polymath wrote:A passage from Kurt Vonnegut's Breakfast of Champions, © 1973, Dell Publishing Delta Book 1999 trade paperback edition, pages 13 through 15.
"Dwayne's incipient insanity was mainly a matter of chemicals, of course. Dwayne Hoover's body was manufacturing certain chemicals which unbalanced his mind. But Dwayne, like all novice lunatics, needed some bad ideas, too, so that his craziness could have shape and direction.
"Bad chemicals and bad ideas were the Yin and Yang of madness. Yin and Yang were Chinese symbols of harmony. They looked like this:"
[Yin Yang symbol graphic.]
"The bad ideas were delivered to Dwayne by Kilgore Trout. Trout considered himself not only harmless but invisible. The world had paid so little attention to him that he supposed he was dead.
"He hoped he was dead.
"But he learned from his encounter with Dwayne that he was alive enough to give a fellow human being ideas which would turn him into a monster.
"Here was the core of the idea which Trout gave to Dwayne: Everybody on Earth was a robot, with one exception—Dwayne Hoover.
"Of all the creatures in the Universe, only Dwayne was thinking and feeling and worrying and planning and so on. Nobody else knew what pain was. Nobody else had any choices to make. Everybody else was a fully automatic machine, whose purpose was to stimulate Dwayne. Dwayne was a new type of creature being tested by the Creator of the Universe.
"Only Dwayne had free will."
Lots of were and was verbs and auxilliaries, one passive voice sentence. "The bad ideas were delivered to Dwayne by Kilgore Trout." "The bad ideas" theme or topic of the sentence, "were" to be auxilliary verb, "delivered" main verb, "by" preposition, followed by the agent of the action (delivered) "Kilgore Trout." Recast in active voice; //Kilgore Trout delivered the bad ideas to Dwayne.//
Use of passive voice in that instance is preferrable for two reasons:
1) Despite the fact that he's the one acting on them, the significance of Trout himself is secondary to what's actually being established - the bad ideas. Using passive voice keeps emphasis on the core element of the 'bad ideas' by placing them at the front of the statement.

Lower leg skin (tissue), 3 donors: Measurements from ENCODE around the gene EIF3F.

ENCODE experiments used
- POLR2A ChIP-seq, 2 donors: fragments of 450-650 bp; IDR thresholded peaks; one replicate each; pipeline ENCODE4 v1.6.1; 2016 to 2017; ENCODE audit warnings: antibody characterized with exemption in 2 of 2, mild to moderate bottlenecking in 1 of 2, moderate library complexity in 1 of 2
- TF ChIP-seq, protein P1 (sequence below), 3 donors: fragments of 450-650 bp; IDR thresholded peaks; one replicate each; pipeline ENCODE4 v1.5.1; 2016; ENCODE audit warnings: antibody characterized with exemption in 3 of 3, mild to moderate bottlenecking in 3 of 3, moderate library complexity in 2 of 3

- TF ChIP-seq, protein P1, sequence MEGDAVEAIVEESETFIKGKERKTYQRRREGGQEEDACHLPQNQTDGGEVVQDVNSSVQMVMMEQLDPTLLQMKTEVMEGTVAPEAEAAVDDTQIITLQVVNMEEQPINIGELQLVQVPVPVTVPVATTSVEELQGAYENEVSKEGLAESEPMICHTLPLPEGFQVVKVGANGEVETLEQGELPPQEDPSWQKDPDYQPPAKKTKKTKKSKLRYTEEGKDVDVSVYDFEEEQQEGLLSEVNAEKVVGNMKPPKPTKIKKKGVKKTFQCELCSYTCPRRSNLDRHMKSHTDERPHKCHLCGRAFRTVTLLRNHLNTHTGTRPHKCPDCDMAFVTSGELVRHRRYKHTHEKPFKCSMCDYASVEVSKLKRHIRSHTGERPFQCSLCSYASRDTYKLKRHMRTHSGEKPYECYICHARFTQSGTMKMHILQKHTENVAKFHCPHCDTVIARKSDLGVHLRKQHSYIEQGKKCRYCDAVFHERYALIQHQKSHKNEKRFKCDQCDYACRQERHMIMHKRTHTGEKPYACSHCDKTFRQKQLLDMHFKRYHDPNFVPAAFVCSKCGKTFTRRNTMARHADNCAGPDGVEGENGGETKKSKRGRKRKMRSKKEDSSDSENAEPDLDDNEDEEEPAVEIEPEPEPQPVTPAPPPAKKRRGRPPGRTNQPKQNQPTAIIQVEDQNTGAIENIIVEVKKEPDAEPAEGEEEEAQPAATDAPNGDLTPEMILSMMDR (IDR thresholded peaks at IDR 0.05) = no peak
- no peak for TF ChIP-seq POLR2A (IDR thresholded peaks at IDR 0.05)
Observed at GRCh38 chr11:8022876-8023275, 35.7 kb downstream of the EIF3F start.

2) Use of passive voice there provides a smoother transition between the topics being detailed than active voice would. To demonstrate, assign a letter A
to the topic of 'bad ideas
' and a letter B
to the topic of Kilgore Trout
. Disregarding the brief (and poor) yin yang analogy, we see:
'Bad chemicals and bad ideas
were the yin and yang of madness...' - A
'The bad ideas
were delivered to Dwayne by Kilgore Trout
.' - A then B
considered himself not only harmless but invisible.' - B
Summarily, passive voice lists the subjects - A then A then B then B
Recasting the middle sentence to active voice, it becomes - A then B then A then B
polymath wrote:If there's a meaning to life, and for a writing life, it's navigating the conundrums posed by predetermination and free will. Some destinies are predetermined, some open to free will. Which applies when and why and where is one of anyone's decisions to make for themselves. The only certain predetermination is death, maybe taxes. From birth, death is predetermined. Be angry, deny, bargain, be depressed, find acceptance. Find a way ahead. Life goes on, regardless.
This summary is reassuring. I'd been concerned that 'sometimes bad shit happens for no reason'
was too vague a theme for the bedrock of a story (even though I've hopefully stacked several layers of increasingly specific themes on top of it)